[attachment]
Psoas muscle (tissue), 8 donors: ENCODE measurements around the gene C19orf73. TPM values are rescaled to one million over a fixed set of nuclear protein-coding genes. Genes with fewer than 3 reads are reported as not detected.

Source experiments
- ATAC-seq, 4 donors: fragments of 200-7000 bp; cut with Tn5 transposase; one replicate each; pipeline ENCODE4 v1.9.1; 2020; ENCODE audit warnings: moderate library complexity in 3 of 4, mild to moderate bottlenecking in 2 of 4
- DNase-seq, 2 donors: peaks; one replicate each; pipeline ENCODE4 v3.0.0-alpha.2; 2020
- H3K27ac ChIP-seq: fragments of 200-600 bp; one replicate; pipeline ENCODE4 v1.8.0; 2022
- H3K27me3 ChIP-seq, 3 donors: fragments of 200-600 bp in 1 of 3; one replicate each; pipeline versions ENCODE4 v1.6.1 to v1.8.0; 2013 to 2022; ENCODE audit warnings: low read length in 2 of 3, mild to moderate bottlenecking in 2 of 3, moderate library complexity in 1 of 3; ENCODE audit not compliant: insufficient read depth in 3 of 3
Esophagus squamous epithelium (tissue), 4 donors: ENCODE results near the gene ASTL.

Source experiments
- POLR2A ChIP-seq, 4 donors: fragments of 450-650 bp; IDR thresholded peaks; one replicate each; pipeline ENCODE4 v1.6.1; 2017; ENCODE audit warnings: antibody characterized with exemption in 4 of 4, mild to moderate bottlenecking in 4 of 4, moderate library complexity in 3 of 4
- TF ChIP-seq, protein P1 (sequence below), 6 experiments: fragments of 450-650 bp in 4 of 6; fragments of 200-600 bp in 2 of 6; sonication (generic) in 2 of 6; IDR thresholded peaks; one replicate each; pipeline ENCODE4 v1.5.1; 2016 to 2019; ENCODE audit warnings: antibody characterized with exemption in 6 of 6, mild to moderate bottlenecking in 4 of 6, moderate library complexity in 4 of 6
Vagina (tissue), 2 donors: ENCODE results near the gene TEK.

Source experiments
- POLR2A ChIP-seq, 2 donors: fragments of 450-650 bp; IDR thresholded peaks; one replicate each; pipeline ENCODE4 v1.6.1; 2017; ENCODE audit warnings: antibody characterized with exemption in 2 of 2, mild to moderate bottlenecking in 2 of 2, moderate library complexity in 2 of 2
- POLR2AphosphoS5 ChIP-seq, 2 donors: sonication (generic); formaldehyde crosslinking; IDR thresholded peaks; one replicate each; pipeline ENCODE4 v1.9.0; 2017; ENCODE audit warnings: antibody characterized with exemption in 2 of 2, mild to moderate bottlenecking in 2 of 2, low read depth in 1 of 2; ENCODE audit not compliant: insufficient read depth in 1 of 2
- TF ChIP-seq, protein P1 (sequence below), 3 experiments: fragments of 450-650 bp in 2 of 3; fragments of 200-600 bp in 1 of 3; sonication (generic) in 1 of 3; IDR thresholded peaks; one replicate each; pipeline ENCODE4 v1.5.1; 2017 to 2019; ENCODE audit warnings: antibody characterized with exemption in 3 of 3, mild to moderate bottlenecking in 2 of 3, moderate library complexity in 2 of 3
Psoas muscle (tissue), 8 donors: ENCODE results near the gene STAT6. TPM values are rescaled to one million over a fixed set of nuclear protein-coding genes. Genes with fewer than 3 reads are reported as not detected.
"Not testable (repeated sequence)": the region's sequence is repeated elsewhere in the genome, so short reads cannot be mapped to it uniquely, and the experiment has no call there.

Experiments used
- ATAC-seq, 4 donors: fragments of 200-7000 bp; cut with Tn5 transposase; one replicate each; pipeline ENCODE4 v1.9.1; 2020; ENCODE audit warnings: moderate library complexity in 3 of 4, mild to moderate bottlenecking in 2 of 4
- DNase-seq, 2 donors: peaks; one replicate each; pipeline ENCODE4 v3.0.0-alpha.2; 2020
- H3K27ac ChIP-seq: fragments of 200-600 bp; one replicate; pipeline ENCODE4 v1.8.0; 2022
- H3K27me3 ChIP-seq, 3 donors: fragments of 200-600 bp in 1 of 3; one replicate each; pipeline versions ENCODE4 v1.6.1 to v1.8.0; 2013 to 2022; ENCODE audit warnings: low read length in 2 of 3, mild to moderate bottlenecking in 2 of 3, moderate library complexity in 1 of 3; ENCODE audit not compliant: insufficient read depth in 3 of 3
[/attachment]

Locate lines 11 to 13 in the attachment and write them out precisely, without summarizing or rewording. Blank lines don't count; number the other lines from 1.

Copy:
Vagina (tissue), 2 donors: ENCODE results near the gene TEK.

Source experiments
- POLR2A ChIP-seq, 2 donors: fragments of 450-650 bp; IDR thresholded peaks; one replicate each; pipeline ENCODE4 v1.6.1; 2017; ENCODE audit warnings: antibody characterized with exemption in 2 of 2, mild to moderate bottlenecking in 2 of 2, moderate library complexity in 2 of 2